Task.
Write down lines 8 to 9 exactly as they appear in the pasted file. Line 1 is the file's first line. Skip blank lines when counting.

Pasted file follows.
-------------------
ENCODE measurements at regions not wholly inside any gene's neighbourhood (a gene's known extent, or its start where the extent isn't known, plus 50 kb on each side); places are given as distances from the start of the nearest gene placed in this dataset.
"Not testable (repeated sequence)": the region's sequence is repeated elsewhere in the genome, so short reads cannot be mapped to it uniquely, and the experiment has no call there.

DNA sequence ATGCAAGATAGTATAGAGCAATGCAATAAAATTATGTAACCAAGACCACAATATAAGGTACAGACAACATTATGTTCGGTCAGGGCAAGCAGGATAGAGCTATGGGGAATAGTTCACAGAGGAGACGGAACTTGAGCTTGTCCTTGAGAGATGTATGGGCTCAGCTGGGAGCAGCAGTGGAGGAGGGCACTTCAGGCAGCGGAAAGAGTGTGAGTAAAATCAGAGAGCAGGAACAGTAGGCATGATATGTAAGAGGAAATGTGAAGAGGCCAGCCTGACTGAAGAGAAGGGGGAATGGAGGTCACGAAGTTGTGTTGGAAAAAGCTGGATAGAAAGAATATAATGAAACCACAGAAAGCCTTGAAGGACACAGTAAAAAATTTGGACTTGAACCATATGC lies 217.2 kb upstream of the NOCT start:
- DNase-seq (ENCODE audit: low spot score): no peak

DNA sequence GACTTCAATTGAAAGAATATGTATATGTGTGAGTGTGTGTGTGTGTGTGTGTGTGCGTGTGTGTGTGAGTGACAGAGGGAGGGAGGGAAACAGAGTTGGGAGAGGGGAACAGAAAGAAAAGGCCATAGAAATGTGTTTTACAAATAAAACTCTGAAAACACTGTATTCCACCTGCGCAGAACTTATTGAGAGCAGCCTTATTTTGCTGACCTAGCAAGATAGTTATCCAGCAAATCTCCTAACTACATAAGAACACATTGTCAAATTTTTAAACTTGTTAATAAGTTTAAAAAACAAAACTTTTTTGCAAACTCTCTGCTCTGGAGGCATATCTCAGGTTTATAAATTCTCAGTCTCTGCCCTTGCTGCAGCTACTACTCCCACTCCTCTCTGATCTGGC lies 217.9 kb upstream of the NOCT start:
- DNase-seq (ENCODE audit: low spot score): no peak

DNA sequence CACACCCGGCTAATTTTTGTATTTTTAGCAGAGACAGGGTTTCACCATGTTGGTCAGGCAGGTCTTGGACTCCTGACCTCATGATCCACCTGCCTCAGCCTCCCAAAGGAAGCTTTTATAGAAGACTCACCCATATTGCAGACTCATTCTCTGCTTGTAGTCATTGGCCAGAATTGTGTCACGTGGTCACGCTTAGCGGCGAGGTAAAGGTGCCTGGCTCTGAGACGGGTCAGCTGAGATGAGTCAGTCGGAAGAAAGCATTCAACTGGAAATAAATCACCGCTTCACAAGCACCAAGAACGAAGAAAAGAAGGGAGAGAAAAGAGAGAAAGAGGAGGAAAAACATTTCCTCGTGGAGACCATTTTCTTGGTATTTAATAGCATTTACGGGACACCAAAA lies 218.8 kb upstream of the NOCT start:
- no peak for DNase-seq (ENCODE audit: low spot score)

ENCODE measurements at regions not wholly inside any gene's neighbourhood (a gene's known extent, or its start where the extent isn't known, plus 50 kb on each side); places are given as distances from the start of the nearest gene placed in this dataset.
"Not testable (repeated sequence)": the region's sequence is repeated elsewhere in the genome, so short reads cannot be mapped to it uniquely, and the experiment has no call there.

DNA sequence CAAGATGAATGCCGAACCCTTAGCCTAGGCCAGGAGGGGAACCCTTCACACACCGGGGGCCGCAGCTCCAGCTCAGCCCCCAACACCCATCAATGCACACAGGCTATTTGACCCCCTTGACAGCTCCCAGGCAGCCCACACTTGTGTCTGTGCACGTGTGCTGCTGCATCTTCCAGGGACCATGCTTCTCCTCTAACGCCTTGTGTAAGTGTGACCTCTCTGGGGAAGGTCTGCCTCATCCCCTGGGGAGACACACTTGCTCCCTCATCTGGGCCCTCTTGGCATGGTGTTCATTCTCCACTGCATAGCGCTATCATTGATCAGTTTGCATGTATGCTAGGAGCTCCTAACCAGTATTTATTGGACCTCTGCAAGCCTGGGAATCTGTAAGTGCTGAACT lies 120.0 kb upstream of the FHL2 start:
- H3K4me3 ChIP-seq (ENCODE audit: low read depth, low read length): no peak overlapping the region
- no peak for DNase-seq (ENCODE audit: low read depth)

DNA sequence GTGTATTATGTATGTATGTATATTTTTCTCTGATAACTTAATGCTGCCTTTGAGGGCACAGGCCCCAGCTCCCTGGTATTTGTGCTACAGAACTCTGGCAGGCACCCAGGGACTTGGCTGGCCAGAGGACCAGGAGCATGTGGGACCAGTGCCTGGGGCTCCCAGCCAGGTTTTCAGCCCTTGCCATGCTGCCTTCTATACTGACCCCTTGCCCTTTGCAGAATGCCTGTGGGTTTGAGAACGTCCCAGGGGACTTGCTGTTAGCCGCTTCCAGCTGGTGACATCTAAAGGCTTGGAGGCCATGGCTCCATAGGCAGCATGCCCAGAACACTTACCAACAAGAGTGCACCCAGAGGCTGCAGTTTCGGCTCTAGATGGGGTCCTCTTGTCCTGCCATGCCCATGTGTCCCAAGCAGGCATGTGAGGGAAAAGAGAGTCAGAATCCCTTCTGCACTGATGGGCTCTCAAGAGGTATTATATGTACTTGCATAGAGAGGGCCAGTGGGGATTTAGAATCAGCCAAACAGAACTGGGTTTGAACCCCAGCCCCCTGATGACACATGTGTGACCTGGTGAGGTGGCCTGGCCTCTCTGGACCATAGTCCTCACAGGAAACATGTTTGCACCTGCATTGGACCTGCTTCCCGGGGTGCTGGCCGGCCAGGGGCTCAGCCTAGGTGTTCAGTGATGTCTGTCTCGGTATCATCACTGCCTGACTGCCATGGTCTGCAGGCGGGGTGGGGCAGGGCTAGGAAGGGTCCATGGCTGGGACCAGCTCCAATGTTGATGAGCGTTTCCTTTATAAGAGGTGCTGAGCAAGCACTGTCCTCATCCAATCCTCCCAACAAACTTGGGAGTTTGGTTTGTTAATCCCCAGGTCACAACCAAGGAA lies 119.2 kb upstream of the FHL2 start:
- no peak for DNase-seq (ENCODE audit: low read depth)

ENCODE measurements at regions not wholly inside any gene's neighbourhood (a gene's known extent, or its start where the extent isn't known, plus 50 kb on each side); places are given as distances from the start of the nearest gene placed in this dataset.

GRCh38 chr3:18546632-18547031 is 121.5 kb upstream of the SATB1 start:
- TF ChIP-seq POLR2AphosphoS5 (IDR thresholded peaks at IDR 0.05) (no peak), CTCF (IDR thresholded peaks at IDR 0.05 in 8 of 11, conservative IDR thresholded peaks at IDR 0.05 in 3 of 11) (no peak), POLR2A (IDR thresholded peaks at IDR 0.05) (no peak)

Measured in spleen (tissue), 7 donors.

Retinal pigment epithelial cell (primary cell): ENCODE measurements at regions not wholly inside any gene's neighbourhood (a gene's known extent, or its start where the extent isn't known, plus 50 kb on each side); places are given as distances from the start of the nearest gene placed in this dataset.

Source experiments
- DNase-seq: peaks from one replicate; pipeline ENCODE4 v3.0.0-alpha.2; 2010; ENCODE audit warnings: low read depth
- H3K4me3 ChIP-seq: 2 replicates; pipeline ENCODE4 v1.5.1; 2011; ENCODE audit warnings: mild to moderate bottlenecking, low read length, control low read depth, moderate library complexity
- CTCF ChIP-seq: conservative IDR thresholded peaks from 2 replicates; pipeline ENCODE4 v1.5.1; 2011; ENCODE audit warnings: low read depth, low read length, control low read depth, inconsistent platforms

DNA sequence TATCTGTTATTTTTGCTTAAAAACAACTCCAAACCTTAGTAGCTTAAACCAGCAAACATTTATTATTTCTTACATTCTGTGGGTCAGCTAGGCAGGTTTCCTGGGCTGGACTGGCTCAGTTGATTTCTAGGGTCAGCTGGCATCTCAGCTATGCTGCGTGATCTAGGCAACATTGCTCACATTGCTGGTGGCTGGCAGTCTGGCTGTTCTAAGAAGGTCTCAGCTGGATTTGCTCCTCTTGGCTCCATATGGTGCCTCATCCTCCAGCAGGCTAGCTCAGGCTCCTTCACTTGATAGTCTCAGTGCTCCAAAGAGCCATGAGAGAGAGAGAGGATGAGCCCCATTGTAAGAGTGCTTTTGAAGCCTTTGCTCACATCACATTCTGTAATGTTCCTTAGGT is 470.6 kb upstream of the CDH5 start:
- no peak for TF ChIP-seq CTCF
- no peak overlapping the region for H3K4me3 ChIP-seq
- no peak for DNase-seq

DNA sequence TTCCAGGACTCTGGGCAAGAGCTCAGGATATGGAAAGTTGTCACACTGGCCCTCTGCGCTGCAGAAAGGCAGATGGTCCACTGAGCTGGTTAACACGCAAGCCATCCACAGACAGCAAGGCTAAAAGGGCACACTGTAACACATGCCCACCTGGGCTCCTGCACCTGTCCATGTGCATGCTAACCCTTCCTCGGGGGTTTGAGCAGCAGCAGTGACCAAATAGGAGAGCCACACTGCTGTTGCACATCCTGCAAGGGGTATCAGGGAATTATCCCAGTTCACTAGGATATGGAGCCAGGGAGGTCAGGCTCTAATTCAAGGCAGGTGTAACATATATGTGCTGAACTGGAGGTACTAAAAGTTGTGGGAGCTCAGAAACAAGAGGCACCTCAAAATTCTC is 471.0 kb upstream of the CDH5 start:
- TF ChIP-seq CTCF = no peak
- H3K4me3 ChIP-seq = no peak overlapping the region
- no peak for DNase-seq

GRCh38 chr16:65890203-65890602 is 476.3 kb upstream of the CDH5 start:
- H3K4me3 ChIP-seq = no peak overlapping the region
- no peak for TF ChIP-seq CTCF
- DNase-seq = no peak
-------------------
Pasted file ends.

- no peak for DNase-seq (ENCODE audit: low spot score)

ENCODE measurements at regions not wholly inside any gene's neighbourhood (a gene's known extent, or its start where the extent isn't known, plus 50 kb on each side); places are given as distances from the start of the nearest gene placed in this dataset.